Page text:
Braces, once nerdy, have transcended their negative image

September 23, 2018 — by Oliver Ye and Allen Chen

The negative image and stigma that comes from braces

When chemistry teacher Kathy Nakamatsu woke up one morning, her mouth felt sore, a sensation lingering from the nightmare she had just escaped. The details of the nightmare were hazy, but the ache in her mouth felt familiar — even though she last wore headgear and braces as a teen back in the 1980s.

Nakamatsu wore braces for around two years starting in seventh grade. Memories of her mouth being full of metal haunt her in her sleep because having braces was a painful experience for her — and not just physically.

“I was very embarrassed,” Nakamatsu said. “I remember the rubber bands that you had to wear, and they’d shoot out of your mouth every now and then.”

Like many in that time period, Nakamatsu was familiar with the geeky, loser image around braces. Braces have traditionally been considered nerdy, but in recent years, as the dental devices have gained traction, the stigma around them has lessened.

According to The Atlantic, over 4 million people across the country now wear braces, a contrast to three decades ago, when the count was closer to 2 million.

Braces, when first used by the upper class in the 1800s, more closely resembled headgear than their current form. Eventually, the clunky headgear became less a sign of wealth and more of a major but necessary inconvenience.

It wasn’t until the ‘70s that the wired, rubber-bound brackets commonly associated with modern braces began to replace headgear. America’s youth began to associate braces with nerds or losers. Getting braces was equivalent to social suicide: a life that the nerds of classic ‘80s movies, including Katie Simpson of “She’s Out of Control” and Brian Johnson of “The Breakfast Club” knew all too well.

Nakamatsu remembers being affected by this stigma as well. She had to wear her headgear at home and at night, and she begged her parents to not force her to wear it in public. Even so, she remembers the humiliation she felt when she had to wear it outside the house.

“I have this memory of my parents making me wear headgear when we went to the mall one day, and we ran into the cutest guy at school,” Nakamatsu said. “I was mortified.”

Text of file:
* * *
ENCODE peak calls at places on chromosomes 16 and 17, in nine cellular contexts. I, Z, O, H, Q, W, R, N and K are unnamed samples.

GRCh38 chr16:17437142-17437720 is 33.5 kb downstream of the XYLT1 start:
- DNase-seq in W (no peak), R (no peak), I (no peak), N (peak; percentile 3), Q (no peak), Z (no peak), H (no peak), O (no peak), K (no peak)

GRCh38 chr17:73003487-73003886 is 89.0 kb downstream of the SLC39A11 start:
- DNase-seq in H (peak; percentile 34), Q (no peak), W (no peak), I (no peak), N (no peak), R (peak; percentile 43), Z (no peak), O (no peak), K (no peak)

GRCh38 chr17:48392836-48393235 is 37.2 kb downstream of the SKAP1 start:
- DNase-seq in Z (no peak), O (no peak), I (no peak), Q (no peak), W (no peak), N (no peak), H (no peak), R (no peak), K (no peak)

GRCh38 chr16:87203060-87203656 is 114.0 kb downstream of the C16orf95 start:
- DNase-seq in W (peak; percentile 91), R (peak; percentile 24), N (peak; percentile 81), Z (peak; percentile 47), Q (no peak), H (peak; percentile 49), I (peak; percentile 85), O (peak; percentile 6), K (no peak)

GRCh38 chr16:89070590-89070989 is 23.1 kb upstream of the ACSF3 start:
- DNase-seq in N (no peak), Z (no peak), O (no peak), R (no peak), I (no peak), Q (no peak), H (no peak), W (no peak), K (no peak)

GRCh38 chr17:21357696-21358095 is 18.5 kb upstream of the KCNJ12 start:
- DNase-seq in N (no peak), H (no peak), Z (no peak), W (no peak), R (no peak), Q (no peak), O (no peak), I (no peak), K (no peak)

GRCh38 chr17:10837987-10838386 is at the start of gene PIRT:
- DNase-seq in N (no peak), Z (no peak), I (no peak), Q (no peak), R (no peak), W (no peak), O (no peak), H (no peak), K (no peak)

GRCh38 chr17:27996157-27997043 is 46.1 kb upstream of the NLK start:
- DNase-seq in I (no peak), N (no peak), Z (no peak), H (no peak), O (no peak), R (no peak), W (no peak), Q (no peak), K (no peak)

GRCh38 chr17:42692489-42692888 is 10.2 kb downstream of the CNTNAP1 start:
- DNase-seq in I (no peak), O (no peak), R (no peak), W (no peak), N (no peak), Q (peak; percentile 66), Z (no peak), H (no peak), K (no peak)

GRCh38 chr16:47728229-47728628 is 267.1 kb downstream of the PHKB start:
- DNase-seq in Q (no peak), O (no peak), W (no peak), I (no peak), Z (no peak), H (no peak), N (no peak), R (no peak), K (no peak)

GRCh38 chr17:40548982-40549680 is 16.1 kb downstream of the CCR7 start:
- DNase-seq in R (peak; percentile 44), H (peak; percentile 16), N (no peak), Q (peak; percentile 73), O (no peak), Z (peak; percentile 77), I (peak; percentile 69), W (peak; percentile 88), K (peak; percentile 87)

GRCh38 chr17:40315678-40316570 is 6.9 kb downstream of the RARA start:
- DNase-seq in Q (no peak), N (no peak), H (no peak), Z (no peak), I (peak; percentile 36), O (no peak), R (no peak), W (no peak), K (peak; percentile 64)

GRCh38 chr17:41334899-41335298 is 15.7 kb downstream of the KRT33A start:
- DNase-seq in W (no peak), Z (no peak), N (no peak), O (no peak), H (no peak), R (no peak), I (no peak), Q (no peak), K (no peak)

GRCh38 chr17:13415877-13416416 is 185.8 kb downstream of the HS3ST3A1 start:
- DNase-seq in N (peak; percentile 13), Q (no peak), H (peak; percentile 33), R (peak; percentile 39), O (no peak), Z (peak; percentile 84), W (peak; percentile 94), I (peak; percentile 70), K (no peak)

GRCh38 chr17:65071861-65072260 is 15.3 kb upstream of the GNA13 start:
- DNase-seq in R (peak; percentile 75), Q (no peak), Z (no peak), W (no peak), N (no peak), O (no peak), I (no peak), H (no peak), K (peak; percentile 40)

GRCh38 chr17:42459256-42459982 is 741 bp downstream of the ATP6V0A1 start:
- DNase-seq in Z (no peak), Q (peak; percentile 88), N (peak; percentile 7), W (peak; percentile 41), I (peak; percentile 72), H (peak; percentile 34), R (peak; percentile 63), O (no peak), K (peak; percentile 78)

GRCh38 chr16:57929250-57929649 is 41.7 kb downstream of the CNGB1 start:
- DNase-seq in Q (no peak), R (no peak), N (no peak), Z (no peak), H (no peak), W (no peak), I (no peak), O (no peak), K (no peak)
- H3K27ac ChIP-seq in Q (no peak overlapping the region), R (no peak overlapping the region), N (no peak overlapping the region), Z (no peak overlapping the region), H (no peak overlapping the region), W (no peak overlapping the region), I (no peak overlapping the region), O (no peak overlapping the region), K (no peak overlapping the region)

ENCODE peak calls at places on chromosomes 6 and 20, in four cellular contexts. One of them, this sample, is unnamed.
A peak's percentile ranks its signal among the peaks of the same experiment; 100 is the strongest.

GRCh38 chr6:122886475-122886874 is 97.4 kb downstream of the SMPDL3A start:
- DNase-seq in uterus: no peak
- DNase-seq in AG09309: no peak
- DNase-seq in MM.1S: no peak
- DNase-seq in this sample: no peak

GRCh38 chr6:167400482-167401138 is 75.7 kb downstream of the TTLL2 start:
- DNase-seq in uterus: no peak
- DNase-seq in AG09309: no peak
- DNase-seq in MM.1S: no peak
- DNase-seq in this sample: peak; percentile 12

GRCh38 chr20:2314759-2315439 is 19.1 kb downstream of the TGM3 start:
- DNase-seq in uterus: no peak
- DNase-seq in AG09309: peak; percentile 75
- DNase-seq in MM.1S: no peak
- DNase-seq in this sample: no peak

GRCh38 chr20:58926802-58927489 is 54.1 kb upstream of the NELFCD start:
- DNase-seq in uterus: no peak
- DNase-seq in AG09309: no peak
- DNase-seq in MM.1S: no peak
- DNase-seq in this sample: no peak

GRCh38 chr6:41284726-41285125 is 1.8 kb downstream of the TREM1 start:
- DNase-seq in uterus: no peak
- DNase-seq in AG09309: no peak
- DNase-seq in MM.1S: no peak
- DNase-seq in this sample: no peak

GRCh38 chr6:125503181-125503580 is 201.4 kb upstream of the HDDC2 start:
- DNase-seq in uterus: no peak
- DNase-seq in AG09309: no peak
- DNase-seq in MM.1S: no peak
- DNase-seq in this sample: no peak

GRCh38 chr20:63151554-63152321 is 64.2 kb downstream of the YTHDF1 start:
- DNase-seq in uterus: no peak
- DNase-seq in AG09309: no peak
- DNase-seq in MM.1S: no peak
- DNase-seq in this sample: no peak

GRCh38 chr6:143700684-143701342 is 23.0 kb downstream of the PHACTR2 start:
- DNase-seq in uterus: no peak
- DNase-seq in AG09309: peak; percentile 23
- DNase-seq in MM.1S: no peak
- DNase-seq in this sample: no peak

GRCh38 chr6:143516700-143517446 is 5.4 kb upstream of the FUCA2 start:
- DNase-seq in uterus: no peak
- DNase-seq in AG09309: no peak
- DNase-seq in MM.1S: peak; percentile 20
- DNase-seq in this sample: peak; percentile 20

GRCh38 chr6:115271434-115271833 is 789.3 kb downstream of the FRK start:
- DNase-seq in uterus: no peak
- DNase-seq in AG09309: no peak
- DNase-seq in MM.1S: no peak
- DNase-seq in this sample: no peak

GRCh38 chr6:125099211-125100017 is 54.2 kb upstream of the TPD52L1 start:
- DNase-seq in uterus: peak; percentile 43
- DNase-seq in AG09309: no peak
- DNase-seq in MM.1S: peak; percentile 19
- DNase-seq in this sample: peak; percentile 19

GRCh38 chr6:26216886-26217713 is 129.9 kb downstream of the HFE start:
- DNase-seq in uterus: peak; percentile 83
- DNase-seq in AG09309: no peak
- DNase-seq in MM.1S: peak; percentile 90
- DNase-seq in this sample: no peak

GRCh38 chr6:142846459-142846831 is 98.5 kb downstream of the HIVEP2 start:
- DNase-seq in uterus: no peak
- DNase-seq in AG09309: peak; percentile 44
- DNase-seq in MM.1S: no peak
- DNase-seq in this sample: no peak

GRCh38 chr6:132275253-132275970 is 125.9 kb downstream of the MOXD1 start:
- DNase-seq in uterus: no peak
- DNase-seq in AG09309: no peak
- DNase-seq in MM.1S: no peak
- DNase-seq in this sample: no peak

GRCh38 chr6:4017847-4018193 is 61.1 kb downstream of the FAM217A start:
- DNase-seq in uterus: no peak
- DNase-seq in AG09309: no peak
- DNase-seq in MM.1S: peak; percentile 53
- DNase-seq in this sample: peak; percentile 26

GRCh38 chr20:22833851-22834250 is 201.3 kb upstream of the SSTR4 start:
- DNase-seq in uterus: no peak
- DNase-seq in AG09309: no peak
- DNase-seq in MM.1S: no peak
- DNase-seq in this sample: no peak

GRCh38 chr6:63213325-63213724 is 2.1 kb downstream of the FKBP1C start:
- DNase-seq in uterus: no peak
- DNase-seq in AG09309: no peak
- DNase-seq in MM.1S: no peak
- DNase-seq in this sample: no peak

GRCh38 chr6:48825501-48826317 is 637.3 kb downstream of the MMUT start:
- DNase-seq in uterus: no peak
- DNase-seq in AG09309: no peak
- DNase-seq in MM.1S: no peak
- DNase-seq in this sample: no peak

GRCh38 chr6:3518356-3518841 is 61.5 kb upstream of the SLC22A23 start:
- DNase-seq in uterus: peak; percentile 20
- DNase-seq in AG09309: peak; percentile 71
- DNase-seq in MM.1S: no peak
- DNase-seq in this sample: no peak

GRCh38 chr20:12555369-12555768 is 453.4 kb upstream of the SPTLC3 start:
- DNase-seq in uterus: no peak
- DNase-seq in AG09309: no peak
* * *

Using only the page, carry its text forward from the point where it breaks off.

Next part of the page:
Although most people usually get braces in middle  school, more and more adults are choosing to receive braces — even some celebrities. Tom Cruise got them at 40; Emma Watson at 26; and Faith Hill at 45.

Braces have not only lost their bad rep, but have even become fashionably acceptable — Karl Lagerfeld and Carine Roitfeld models were spotted sporting the metal bands on the runway and on set for a shoot, as noted by The Globe and Mail.

Braces may have gained more acceptance due to increasing expectations regarding how teeth should look and improving technology being used in orthodontic appliances, including braces’ smaller size and more colorful design.

Increasingly commonplace, braces are no longer a stroke of bad luck but just another part of a person’s appearance.

“I thought I would look weird at first, but after I looked into the mirror after getting my braces, it seemed pretty normal,” sophomore Dylan Overby said. “I’ve had my braces since eighth grade, and nobody has noticed my braces until I mention it to them.”

Many teenagers have qualms about the physical discomfort of braces rather than their appearance. The wires and brackets can cause pain and make it difficult to eat or play an instrument.

Junior Riya Kalra, who has had braces since seventh grade, said that the first times she got them tightened, the pain would overwhelm her, leaving her unable to focus. After a few months, she became more accustomed to the tightenings.

“It’s not just straighter teeth,” Kalra said. In her opinion, the temporary discomfort is worth enduring. “Braces help prevent other problems when you get older.”

Braces not only ensure straightening of teeth, but can also prevent tooth decay, cavity formation, gum infections and even enhance digestion.

Reflecting on her experience with braces, Nakamatsu sees a shift in perception of braces between when she was a teenager versus now.

“It doesn’t seem like kids are as embarrassed,” said Nakamatsu. “I do remember a couple students being very excited because they were getting their braces off, but it seems different now.”

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